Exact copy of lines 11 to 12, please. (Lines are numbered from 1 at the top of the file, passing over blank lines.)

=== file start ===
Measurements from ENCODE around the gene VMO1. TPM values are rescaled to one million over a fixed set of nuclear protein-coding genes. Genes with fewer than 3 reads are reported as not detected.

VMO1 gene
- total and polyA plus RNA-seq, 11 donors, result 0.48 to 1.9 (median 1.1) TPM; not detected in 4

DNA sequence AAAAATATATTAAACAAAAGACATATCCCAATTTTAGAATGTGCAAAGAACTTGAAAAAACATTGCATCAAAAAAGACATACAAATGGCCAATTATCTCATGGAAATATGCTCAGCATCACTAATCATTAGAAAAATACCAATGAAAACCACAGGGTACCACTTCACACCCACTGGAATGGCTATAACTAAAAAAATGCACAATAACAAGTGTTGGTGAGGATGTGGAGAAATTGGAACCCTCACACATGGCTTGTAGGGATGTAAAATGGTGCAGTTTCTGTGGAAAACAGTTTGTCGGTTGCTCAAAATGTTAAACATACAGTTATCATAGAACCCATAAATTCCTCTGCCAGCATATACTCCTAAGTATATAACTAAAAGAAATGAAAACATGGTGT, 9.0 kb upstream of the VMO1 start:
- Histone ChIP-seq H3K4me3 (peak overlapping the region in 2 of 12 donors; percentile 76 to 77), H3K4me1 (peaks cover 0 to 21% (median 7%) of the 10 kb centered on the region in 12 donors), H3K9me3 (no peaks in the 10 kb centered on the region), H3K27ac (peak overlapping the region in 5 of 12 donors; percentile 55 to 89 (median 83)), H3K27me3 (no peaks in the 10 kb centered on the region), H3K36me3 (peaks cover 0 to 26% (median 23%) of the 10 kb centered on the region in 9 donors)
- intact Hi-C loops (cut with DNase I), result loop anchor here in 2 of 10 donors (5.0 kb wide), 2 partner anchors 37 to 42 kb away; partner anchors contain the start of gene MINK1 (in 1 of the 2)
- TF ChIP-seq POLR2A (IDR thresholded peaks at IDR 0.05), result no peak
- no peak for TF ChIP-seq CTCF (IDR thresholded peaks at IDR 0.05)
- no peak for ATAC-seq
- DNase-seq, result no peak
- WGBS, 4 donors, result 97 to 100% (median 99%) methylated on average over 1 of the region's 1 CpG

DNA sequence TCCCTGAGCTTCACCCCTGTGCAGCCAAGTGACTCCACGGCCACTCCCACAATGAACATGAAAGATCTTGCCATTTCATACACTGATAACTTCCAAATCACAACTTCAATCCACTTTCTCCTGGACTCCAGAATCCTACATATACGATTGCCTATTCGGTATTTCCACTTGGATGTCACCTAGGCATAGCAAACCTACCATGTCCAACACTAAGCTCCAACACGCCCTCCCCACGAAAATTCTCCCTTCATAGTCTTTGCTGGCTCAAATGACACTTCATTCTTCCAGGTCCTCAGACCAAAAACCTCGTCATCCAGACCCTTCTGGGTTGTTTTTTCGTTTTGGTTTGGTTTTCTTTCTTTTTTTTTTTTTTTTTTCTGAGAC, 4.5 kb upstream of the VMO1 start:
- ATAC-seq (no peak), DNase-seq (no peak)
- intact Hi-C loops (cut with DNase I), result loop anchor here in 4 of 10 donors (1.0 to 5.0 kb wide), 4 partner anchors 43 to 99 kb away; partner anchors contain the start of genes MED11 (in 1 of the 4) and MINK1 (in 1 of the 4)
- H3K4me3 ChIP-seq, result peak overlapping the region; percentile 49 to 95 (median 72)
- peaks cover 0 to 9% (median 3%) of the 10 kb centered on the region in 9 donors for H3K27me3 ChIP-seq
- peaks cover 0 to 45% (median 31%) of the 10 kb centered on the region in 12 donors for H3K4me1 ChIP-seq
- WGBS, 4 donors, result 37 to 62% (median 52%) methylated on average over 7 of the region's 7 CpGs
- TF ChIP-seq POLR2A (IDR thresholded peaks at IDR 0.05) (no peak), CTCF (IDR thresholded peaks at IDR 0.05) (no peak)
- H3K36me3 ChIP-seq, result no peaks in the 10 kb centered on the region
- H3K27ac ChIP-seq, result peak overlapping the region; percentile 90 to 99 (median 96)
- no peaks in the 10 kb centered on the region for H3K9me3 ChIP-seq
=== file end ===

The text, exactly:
- WGBS, 4 donors, result 97 to 100% (median 99%) methylated on average over 1 of the region's 1 CpG

DNA sequence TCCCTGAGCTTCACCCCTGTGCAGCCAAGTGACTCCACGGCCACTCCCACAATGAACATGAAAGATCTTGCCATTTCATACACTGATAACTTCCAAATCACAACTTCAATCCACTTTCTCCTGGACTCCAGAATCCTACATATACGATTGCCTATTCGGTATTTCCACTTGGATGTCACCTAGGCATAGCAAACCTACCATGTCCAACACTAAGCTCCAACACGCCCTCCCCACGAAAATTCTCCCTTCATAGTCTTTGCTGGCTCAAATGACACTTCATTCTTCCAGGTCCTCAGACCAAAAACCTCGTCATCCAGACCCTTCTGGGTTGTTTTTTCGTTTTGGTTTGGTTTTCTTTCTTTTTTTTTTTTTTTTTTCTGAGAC, 4.5 kb upstream of the VMO1 start: